Posts Tagged ‘google’

Traditional Strategic Advantages of Google

Tuesday, February 26th, 2008

None other than Hal Varian, luminary technology strategy guru, argues that Google has no traditional sources of strategic advantage, only a temporary knowledge curve advantage.

This seems overstated. True, Google ads do not enjoy the network effect often ascribed to them, but the company has at least the following traditional strategic advantages.

Web searches rely upon giant data centers. Google’s massively parallel data center architecture facilitates the fastest web searches, most frequent index rebuilds, etc. It also facilitates the cheapest hosted services, such as email, photos et al. They have way more computing power than anyone else. As Varian might point out, this architectural advantage is temporary. However, when everyone else inevitably copies this architecture, data centers revert to a pure scale contest. Whoever buys the most boxes wins. Google can currently outspend everyone but Microsoft; by the time Microsoft builds a similar architecture (probably years), Google will be able to outspend them, too.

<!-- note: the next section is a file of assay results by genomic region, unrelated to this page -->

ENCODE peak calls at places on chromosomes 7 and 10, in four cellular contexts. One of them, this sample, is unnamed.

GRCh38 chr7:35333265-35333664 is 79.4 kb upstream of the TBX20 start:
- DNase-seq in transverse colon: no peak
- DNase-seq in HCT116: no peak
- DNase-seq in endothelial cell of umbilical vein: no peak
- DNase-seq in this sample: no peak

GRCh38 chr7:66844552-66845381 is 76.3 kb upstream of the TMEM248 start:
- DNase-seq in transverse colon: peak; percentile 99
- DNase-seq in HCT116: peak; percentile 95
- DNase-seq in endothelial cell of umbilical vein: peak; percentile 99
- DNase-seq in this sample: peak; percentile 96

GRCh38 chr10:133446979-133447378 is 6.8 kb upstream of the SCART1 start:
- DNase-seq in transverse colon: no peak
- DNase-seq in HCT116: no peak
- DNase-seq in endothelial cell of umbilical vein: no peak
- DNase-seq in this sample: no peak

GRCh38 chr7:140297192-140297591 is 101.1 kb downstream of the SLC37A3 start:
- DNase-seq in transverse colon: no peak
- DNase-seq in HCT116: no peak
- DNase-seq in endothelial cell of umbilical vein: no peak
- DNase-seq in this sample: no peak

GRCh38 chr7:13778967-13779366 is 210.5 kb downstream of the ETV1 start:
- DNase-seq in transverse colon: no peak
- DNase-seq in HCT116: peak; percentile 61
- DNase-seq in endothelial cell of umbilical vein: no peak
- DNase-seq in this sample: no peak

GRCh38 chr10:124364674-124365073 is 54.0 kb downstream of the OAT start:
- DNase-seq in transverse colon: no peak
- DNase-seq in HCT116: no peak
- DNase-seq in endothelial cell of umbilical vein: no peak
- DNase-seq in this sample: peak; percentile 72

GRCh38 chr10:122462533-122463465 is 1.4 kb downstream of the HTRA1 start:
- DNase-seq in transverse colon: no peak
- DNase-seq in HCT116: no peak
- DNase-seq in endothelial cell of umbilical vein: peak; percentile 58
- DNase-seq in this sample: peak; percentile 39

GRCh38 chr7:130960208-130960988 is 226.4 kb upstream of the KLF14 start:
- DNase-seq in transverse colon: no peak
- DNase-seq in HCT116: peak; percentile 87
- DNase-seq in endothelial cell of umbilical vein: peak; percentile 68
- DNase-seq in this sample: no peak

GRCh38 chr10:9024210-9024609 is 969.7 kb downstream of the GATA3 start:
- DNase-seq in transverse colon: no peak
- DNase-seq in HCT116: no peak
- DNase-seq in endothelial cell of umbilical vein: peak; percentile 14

For 10 years, Google has defined web service innovation. They are increasingly trusted outside the narrow field of search (email hosting, for example). As a result, increasingly, when Google releases a new web service, other things equal, they will automatically win.

The anti-spam system in Google’s hosted email enjoys network effects, because it relies upon group intelligence to decide what is spam, then rolls out the answer to all users simultaneously. The effectiveness of this system improves dramatically with scale. The largest network has the best spam control. Yes, anyone can copy the architecture, but again, by the time they do, Google will already be the biggest. They are probably #2 or #3 already, and their most logical competitors — Yahoo and Microsoft/Hotmail — are asleep at the wheel. By the time they figure it out, Google will be #1, and able to run away with this network effect.

No suggestions being made here. Just observing.

Hotmail defeated

Friday, January 18th, 2008

This blog has previously chronicled Hotmail’s unsuitability for business. Now, at last, we have a solution to Hotmail’s error-prone spam filter.

To restate the problem: Hotmail has a terrible spam filter, which makes it hard for a legitimate business to deliver mail there. Hotmail misclassifies spam in both directions, but mainly rejects too much legitimate mail, failing to make the most obvious, basic inferences from user behavior. For example, if a user marks a message from A as “not spam,” then any other mail engine would assume all future messages from A are not spam. Not Hotmail. It doggedly continues to mark all mail from A as spam. Worse, every message in the spam folder is deleted without warning after only 72 hours, making it impossible for a legitimate e-goods business to prove delivery.

My efforts to register with Microsoft as a legitimate sender, via SenderID and other initiatives, were ignored. MSFT appears not to actively support these initiatives, and they certainly do not respond to inquiries. What to do?

Google Apps.